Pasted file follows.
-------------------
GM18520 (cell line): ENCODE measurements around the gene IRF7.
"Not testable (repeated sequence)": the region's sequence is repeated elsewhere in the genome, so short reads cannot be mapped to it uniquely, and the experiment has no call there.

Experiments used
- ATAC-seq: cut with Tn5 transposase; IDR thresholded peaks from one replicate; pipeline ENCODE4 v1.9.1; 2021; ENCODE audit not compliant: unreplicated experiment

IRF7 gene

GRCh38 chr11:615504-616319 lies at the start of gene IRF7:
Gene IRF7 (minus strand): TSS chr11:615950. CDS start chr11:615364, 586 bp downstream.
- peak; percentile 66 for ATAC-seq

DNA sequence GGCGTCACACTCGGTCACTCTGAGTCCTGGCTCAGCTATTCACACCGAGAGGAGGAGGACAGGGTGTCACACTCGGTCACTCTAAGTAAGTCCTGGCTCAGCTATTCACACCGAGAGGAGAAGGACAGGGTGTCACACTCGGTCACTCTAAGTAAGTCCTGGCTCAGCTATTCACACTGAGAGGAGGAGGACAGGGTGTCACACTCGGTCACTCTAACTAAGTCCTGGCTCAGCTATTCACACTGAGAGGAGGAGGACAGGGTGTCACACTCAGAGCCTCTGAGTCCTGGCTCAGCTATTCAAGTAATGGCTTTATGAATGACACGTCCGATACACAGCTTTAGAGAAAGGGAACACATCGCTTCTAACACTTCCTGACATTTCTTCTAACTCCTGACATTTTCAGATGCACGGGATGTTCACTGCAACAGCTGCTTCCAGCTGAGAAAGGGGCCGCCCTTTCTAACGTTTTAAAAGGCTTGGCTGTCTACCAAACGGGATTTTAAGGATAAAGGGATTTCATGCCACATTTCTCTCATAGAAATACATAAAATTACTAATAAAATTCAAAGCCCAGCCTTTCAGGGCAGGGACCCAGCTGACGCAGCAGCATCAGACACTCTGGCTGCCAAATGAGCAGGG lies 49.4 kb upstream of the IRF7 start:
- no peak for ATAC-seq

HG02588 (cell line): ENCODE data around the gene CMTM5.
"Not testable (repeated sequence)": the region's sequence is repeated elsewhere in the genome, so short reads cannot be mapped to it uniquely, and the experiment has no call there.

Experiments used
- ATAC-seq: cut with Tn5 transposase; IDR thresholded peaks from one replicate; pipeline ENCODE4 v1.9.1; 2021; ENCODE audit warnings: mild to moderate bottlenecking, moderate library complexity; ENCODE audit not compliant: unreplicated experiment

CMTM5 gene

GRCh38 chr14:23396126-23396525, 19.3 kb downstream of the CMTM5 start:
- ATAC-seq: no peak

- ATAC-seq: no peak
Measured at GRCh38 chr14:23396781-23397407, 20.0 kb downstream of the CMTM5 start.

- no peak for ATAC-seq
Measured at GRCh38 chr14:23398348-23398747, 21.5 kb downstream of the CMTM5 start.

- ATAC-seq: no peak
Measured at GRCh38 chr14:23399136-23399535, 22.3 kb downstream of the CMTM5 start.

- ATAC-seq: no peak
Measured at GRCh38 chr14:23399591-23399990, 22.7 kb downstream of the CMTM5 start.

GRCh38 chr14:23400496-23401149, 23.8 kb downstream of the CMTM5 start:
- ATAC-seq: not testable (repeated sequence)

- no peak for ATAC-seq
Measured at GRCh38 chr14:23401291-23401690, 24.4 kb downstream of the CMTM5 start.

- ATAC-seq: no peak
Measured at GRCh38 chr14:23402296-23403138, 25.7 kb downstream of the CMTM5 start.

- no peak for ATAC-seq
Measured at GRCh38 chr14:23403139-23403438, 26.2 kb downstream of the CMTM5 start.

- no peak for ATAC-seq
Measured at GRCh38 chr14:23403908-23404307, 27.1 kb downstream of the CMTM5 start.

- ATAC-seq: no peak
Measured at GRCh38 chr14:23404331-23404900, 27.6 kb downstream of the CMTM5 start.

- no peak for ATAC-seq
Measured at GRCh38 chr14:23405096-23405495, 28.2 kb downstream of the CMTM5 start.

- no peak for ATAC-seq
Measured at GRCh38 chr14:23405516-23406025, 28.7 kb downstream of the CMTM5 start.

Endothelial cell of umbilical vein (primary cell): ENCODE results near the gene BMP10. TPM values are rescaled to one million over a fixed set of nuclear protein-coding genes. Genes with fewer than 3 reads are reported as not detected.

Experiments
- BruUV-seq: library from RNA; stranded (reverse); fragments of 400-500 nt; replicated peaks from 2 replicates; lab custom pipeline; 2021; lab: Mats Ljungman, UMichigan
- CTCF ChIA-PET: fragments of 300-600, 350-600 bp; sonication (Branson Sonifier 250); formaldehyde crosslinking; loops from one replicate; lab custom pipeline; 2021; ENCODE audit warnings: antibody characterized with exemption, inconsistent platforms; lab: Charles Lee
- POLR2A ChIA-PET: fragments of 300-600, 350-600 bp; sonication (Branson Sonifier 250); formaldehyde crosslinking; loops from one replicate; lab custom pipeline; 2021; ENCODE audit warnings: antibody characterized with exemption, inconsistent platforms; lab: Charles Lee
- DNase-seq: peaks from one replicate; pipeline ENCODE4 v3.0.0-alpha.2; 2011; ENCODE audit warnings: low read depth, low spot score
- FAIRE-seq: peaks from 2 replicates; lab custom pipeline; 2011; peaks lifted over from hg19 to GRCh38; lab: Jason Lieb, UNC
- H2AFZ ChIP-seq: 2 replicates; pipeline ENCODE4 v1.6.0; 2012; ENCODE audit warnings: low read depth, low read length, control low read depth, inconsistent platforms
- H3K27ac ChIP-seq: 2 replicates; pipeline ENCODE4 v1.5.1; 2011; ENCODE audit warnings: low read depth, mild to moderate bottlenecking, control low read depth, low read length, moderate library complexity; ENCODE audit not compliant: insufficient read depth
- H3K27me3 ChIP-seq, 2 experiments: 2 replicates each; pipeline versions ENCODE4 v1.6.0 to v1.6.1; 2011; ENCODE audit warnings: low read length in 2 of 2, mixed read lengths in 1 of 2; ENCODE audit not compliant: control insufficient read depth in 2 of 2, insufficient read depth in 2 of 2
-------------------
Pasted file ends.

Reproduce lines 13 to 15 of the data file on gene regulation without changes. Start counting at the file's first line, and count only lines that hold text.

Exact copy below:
Experiments used
- ATAC-seq: cut with Tn5 transposase; IDR thresholded peaks from one replicate; pipeline ENCODE4 v1.9.1; 2021; ENCODE audit warnings: mild to moderate bottlenecking, moderate library complexity; ENCODE audit not compliant: unreplicated experiment

CMTM5 gene